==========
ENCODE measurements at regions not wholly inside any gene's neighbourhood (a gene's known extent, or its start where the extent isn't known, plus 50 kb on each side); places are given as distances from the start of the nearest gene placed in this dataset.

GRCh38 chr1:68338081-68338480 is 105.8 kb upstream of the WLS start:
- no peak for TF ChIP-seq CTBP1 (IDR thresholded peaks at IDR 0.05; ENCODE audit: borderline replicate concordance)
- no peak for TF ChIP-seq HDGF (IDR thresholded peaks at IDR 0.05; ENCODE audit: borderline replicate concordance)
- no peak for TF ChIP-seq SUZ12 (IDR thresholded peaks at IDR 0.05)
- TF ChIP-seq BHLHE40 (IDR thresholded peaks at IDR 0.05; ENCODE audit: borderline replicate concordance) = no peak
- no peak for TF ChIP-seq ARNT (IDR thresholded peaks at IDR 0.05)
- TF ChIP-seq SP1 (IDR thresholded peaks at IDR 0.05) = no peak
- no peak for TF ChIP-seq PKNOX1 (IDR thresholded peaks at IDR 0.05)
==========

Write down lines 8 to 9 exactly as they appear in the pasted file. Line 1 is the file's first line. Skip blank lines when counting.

- TF ChIP-seq SP1 (IDR thresholded peaks at IDR 0.05) = no peak
- no peak for TF ChIP-seq PKNOX1 (IDR thresholded peaks at IDR 0.05)